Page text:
The Arabian and the American saddlebred are beautiful and strong horses. Wouldn't it be great if you could combine the best of both? Actually, in 1981, Gene LaCroix decided to do just that.
In 1981, Gene LaCroix decided that breeding Arabians and American saddlebreds would result in a marvelous new breed. The purpose was to produce a horse that had the beauty, refinement, stamina and strength of the Arabian and the long neck and fascinating show attitude of the saddlebred. The end product is a new breed of horse known as the National Show Horse.
The founders of the breed did not want to create just a registry for the new breed. They also wanted to create a way for horse breeders to continue to improve the breed and develop a new show ring atmosphere. Since its inception, the popularity of the breed has rapidly increased and the National Show Horse is now a favorite in the show ring.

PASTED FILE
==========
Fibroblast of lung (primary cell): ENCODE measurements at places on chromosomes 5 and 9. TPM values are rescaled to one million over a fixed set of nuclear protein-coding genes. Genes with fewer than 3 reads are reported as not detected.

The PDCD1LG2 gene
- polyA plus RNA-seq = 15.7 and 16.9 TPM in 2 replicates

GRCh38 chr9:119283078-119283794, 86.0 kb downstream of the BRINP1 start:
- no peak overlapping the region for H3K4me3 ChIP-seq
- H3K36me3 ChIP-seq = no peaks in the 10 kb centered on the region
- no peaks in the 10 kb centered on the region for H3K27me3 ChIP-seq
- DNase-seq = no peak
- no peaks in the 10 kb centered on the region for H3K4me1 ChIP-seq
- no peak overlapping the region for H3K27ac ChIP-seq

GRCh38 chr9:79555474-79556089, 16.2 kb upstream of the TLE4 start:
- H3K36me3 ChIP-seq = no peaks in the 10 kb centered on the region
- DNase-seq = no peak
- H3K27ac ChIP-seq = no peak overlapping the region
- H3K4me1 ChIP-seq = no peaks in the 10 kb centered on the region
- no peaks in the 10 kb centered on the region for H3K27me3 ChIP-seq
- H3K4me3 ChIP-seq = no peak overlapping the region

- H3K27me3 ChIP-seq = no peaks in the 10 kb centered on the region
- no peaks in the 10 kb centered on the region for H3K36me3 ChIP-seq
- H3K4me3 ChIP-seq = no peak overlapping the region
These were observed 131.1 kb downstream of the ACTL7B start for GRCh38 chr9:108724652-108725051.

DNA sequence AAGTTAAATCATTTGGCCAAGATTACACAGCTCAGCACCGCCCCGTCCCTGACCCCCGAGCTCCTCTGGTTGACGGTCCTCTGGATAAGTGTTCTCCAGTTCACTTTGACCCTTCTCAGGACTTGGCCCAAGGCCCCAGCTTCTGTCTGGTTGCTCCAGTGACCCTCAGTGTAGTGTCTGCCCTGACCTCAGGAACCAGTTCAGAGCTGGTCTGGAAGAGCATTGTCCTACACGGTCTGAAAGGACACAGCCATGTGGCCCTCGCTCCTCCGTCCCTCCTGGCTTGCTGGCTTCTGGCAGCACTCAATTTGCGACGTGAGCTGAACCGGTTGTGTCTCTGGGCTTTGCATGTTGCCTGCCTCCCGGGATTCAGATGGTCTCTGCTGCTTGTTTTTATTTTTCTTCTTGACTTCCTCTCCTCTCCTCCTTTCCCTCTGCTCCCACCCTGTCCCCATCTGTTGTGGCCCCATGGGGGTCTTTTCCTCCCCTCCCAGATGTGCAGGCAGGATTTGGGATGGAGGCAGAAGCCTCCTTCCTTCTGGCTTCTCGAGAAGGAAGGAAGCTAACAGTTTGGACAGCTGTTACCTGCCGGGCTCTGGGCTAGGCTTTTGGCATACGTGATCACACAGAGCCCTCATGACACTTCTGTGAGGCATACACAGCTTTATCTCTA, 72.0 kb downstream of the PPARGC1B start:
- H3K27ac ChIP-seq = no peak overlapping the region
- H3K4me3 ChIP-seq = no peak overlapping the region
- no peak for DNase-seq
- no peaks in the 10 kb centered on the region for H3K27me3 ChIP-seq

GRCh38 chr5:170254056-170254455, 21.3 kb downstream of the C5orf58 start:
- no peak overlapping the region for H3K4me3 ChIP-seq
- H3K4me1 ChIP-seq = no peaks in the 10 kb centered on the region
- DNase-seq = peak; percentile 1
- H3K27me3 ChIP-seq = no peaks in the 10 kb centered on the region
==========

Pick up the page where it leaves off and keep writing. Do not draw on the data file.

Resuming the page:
The registry for the National Show Horse began in 1982. This registry initially permitted open registration to increase the pool of horses that would be considered foundation stock for this new exciting breed. Today, the rules for registry are more specific. The foals must be sired by a National Show Horse nominated sire. A nominated sire may be a purebred Arabian, saddlebred or National Show Horse. The mare can be Arabian, saddlebred or National Show Horse but she must be bred with the appropriate stallion.
Currently, there are a couple of prominent bloodlines used consistently. As more stallions are nominated and mares introduced, the gene pool will continue to be diversified.
The National Show Horse's slow gait and rack are four beat gaits with lots of style. The gaits are smooth and at the trot, the rider can easily ride in the saddle instead of posting. The rack is a gait in which the horse moves at top speed while maintaining the four beat gait. The National Show Horse is primarily a show horse but is also an excellent pleasure riding horse.